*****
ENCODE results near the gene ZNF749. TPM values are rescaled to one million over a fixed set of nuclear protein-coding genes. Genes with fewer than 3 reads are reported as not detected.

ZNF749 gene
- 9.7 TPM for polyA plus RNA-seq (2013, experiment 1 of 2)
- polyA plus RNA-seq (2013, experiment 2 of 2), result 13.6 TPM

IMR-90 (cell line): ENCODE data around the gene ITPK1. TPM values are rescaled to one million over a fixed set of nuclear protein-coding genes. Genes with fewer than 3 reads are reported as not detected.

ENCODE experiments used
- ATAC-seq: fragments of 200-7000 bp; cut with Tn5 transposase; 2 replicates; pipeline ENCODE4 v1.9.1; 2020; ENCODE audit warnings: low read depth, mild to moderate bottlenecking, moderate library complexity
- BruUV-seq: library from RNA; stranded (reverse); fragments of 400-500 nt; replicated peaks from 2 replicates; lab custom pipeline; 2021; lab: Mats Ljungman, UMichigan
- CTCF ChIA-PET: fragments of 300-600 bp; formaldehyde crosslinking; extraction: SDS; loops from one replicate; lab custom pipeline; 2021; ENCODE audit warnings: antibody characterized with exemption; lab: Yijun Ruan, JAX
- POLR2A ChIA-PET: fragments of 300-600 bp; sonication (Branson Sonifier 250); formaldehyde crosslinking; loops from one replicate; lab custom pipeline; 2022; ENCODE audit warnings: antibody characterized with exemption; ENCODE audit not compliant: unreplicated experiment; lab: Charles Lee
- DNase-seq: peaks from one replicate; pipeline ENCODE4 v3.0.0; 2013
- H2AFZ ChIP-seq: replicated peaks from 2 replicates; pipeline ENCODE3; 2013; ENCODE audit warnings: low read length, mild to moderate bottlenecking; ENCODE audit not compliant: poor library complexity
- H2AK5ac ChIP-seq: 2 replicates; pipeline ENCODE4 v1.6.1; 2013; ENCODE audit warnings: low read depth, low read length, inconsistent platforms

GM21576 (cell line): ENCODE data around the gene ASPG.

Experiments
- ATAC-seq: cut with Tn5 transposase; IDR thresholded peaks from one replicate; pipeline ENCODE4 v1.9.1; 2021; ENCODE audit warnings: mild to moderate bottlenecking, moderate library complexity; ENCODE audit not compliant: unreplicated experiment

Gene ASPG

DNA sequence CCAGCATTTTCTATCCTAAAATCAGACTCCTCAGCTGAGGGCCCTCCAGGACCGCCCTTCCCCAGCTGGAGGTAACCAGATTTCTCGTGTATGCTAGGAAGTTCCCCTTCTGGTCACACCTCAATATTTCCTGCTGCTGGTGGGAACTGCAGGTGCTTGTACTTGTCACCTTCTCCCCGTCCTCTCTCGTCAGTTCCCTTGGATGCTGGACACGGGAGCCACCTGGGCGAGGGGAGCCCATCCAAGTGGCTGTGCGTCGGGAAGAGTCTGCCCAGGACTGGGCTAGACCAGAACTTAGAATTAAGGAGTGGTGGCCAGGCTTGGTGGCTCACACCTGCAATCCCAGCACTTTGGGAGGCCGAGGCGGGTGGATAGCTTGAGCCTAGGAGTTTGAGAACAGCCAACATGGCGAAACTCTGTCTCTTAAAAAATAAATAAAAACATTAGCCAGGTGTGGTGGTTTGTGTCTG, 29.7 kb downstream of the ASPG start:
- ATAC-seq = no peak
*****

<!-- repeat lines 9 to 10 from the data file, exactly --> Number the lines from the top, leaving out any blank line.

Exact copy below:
- CTCF ChIA-PET: fragments of 300-600 bp; formaldehyde crosslinking; extraction: SDS; loops from one replicate; lab custom pipeline; 2021; ENCODE audit warnings: antibody characterized with exemption; lab: Yijun Ruan, JAX
- POLR2A ChIA-PET: fragments of 300-600 bp; sonication (Branson Sonifier 250); formaldehyde crosslinking; loops from one replicate; lab custom pipeline; 2022; ENCODE audit warnings: antibody characterized with exemption; ENCODE audit not compliant: unreplicated experiment; lab: Charles Lee